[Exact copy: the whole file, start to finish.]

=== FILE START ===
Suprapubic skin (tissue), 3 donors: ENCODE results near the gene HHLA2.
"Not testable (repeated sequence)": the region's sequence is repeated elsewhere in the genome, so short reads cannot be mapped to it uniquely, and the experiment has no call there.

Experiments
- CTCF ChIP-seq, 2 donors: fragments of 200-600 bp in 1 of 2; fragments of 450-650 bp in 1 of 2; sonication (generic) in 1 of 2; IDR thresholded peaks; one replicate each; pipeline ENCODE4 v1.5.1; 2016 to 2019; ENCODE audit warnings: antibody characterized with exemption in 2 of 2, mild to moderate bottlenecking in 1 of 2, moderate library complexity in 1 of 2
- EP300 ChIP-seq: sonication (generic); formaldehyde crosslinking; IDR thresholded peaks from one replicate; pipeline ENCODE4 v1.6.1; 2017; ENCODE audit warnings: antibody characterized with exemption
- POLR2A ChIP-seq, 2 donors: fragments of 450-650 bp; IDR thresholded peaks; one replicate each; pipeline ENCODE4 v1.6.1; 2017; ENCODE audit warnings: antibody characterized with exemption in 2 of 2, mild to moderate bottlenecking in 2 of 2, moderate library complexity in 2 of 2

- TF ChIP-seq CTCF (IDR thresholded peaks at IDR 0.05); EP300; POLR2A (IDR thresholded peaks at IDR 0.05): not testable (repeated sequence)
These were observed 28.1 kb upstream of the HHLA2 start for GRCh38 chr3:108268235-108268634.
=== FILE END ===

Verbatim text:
Suprapubic skin (tissue), 3 donors: ENCODE results near the gene HHLA2.
"Not testable (repeated sequence)": the region's sequence is repeated elsewhere in the genome, so short reads cannot be mapped to it uniquely, and the experiment has no call there.

Experiments
- CTCF ChIP-seq, 2 donors: fragments of 200-600 bp in 1 of 2; fragments of 450-650 bp in 1 of 2; sonication (generic) in 1 of 2; IDR thresholded peaks; one replicate each; pipeline ENCODE4 v1.5.1; 2016 to 2019; ENCODE audit warnings: antibody characterized with exemption in 2 of 2, mild to moderate bottlenecking in 1 of 2, moderate library complexity in 1 of 2
- EP300 ChIP-seq: sonication (generic); formaldehyde crosslinking; IDR thresholded peaks from one replicate; pipeline ENCODE4 v1.6.1; 2017; ENCODE audit warnings: antibody characterized with exemption
- POLR2A ChIP-seq, 2 donors: fragments of 450-650 bp; IDR thresholded peaks; one replicate each; pipeline ENCODE4 v1.6.1; 2017; ENCODE audit warnings: antibody characterized with exemption in 2 of 2, mild to moderate bottlenecking in 2 of 2, moderate library complexity in 2 of 2

- TF ChIP-seq CTCF (IDR thresholded peaks at IDR 0.05); EP300; POLR2A (IDR thresholded peaks at IDR 0.05): not testable (repeated sequence)
These were observed 28.1 kb upstream of the HHLA2 start for GRCh38 chr3:108268235-108268634.